BERLIN/LAHORE (Reuters): We in Pakistan mourn over lack of state protections against inflation and social security for the citizens, but things are different in Germany where the people are divided over whether the increase in welfare payments is justified with 45 per cent in favour and 44 per cent opposing it.
Read more: Punjab says it’s LHC which triggered the surge in sugar prices
According to Reuters, which shared the findings of a survey with 1005 respondents, more than half of Germans believe work is not worthwhile after the government’s planned increase in welfare payments and child benefits.
The government said it was raising benefits, first introduced in 2005, to fight child poverty and help citizens cope with inflation, but added it did not want to deter people from work altogether.
Welfare payments, dubbed “citizens’ money”, for more than 5.5 million jobless in Germany will rise to 563 euros ($605.06) from 502 euros per month for single people from next year.
Rent and health insurance costs are also covered by the government for those receiving the benefits.
The increase coincides with a large rise in support for parents on a low income from 2025. They will receive up to 636 euros per month for their first child and another 530 euros for every other child. The sum is currently fixed at 250 euros per month per child.
With a minimum wage of around 12.4 euros per hour or 1,450 euros as net income per month, some 52pc of Germans have the impression that it’s not worth working as those in fulltime employment on a minimum wage don’t earn significantly more than those living off welfare, a survey by pollster INSA published by Bild newspaper showed.
Finance Minister Christian Lindner said last week in a presentation on the basic child allowance that benefits should not discourage people from working.
“Our concern is to maintain work incentives,” Lindner said, adding that employment would be a prerequisite to access some allowances as parental unemployment was a key driver of childhood poverty.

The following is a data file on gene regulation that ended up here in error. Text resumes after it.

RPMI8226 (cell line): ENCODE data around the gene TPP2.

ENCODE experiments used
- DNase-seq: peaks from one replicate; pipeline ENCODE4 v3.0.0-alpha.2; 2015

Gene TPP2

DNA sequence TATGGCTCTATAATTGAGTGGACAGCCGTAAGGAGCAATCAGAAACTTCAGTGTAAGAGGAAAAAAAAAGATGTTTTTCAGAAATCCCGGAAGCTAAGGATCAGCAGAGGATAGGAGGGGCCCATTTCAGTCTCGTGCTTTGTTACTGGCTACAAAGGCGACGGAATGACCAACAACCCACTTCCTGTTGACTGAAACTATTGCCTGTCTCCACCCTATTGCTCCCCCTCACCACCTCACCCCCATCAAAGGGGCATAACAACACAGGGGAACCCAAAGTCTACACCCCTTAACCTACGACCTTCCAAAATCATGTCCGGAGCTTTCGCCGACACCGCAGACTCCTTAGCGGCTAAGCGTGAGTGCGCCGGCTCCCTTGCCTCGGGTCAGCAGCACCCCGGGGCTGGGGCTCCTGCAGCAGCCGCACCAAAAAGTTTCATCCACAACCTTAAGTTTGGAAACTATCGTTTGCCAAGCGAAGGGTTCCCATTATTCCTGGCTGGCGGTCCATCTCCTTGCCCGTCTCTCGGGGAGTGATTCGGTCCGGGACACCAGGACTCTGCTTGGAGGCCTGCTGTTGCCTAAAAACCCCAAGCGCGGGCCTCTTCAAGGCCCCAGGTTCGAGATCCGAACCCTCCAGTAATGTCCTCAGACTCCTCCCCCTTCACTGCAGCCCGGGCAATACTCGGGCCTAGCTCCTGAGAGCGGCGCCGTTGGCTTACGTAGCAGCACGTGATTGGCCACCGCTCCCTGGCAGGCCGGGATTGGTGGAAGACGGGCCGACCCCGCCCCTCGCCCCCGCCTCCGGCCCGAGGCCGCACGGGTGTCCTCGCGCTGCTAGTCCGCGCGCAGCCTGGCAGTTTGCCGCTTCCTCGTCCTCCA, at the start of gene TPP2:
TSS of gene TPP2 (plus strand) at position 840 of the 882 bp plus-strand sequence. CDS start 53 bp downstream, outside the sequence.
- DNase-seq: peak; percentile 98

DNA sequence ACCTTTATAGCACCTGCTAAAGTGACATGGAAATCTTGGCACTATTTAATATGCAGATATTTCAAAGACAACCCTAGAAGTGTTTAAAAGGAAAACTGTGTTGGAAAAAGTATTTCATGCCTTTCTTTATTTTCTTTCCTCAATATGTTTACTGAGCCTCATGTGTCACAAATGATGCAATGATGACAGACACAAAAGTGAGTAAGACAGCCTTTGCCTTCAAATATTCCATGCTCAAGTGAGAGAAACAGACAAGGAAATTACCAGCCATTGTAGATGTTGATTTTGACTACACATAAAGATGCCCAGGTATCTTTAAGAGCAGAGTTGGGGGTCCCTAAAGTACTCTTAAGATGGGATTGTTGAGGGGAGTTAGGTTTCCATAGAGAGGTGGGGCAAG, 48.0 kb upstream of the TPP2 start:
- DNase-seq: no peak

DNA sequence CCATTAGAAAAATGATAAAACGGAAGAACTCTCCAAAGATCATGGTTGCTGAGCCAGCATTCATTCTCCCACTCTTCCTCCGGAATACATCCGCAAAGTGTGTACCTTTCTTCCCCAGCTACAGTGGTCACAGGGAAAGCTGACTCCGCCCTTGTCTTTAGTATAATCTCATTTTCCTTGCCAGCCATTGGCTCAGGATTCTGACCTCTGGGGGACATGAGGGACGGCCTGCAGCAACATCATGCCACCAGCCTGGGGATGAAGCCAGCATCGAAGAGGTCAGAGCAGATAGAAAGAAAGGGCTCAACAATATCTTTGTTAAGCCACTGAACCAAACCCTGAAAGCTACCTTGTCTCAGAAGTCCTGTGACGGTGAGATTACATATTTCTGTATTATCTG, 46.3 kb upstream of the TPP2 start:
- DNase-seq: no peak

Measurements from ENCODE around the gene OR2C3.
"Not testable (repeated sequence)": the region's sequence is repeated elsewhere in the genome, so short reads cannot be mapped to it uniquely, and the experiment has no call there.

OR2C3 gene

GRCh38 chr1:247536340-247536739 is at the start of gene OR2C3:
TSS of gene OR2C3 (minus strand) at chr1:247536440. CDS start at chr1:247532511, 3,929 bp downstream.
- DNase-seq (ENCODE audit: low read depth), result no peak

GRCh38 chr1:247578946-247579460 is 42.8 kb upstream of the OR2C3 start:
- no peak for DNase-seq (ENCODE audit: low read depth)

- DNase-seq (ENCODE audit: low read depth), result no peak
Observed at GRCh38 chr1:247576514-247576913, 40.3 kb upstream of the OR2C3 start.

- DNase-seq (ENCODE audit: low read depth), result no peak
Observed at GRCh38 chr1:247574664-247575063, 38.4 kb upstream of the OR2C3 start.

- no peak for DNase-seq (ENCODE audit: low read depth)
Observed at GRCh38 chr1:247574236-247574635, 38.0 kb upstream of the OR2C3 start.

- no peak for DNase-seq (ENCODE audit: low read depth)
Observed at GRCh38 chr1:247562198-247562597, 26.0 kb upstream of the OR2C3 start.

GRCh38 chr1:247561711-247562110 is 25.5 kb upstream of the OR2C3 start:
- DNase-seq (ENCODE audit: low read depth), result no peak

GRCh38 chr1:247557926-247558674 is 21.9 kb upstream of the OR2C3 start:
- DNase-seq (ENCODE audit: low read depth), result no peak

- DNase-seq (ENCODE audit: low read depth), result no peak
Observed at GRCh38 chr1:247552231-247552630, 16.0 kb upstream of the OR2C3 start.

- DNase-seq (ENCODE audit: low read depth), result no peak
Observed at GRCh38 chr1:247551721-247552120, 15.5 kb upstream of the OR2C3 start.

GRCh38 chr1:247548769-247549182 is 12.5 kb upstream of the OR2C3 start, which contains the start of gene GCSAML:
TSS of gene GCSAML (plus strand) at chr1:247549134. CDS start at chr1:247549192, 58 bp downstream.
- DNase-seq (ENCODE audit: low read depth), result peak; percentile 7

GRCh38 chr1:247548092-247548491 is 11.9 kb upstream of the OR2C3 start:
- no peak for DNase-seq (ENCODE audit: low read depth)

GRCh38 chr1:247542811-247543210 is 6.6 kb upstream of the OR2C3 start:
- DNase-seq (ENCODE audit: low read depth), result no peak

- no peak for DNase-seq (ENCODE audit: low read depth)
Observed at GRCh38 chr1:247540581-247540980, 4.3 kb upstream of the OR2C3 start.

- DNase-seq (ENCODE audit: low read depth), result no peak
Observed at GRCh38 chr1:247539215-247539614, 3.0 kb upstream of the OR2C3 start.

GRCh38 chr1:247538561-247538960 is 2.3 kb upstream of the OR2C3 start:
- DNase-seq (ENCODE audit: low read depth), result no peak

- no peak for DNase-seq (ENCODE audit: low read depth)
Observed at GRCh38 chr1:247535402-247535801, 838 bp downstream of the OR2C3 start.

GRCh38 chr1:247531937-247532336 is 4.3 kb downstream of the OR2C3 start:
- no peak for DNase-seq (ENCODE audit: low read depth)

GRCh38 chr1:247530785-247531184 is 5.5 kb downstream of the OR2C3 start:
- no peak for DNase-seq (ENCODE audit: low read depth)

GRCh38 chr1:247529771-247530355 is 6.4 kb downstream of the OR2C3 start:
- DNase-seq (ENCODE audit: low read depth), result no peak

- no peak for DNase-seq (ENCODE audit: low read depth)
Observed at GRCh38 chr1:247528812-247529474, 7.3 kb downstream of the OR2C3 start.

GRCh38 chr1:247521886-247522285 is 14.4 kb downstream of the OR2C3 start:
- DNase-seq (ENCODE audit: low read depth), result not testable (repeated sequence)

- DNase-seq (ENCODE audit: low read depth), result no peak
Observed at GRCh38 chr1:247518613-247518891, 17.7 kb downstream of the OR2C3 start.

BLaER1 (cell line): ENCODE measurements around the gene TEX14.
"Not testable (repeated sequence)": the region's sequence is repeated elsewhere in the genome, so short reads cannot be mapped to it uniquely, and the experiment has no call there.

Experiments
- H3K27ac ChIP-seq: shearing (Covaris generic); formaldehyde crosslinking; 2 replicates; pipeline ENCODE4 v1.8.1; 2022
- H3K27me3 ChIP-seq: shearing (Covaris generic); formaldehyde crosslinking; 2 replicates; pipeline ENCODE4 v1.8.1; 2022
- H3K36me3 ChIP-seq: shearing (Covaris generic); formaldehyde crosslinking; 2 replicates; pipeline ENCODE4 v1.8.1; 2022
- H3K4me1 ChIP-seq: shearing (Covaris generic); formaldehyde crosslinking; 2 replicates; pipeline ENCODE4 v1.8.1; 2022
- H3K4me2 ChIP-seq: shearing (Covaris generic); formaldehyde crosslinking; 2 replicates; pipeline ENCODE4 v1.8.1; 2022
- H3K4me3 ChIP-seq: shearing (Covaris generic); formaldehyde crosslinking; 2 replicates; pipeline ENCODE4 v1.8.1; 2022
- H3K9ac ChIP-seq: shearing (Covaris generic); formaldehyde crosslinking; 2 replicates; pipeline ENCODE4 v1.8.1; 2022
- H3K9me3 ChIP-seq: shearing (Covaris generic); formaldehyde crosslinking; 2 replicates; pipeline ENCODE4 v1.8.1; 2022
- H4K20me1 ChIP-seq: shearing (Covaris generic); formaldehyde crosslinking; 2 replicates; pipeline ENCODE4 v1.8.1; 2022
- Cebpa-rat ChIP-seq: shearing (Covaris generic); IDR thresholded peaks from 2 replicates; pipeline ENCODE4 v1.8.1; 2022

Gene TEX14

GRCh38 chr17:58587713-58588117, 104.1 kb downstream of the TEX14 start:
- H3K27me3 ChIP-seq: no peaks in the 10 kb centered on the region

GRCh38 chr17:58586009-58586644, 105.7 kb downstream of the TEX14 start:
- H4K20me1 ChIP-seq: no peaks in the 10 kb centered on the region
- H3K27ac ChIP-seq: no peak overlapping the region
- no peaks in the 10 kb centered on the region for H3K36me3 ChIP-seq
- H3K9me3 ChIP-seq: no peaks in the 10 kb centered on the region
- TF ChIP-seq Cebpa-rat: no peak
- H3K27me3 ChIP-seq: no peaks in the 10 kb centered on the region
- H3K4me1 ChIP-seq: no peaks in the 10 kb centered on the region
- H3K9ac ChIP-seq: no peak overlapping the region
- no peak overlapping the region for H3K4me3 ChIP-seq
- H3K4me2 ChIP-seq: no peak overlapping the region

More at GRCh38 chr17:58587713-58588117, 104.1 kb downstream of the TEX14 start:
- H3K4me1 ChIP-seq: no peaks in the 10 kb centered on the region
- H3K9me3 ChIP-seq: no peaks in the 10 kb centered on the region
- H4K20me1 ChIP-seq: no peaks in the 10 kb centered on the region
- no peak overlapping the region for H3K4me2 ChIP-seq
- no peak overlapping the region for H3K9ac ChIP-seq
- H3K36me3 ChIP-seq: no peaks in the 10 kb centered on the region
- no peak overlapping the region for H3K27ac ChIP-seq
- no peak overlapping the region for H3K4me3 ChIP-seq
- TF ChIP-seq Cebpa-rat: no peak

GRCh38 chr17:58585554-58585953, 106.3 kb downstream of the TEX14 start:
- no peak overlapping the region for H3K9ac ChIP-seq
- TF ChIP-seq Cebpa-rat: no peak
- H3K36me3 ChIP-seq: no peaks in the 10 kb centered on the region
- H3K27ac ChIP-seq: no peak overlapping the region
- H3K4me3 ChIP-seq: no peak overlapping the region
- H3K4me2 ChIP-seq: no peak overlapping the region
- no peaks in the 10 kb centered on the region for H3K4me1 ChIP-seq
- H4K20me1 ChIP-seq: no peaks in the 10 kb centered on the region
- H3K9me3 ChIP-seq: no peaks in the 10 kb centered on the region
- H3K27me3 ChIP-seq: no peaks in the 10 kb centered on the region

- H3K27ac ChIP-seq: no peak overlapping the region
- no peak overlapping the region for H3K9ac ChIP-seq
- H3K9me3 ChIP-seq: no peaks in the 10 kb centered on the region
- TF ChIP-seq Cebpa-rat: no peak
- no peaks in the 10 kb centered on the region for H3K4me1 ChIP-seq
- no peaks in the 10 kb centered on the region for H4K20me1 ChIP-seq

“The best way to overcome poverty is to work,” he said.
STATE OF AFFAIRS IN PAKISTAN
Barring pension for government employees and the small amount disbursed by the EOBI (Employees Old Age Benefit Institution), there has never been any concept of government support to the citizens.
Although the Utility Stores Corporation is also functional in the country for decades, the mechanism and the service being provide mean that the purpose of its existence has been killed in the absence of required funding.
However, the Benazir Income Support Programme (BISP) introduced in late 2000s proved to be a landmark move which is acknowledgment of the idea that the state is responsible to stand by the weaker segments of the society.
But the amount disbursed is meagre and the coverage is limited, meaning that the society has really felt the effects of the initiative.
Meanwhile, the government is currently responsible for pushing the inflation even higher by repeatedly increasing the power and gas tariffs as well as fuel prices while withdrawing different subsidies after surrendering the powers, including the State Bank of Pakistan, before the International Monetary Fund (IMF).
On the other hand, education and health are getting expensive with each passing day while the improvement in quality remains a dream.
So the two opposite stories from Germany and Pakistan help one differentiate between the First World and the Third World.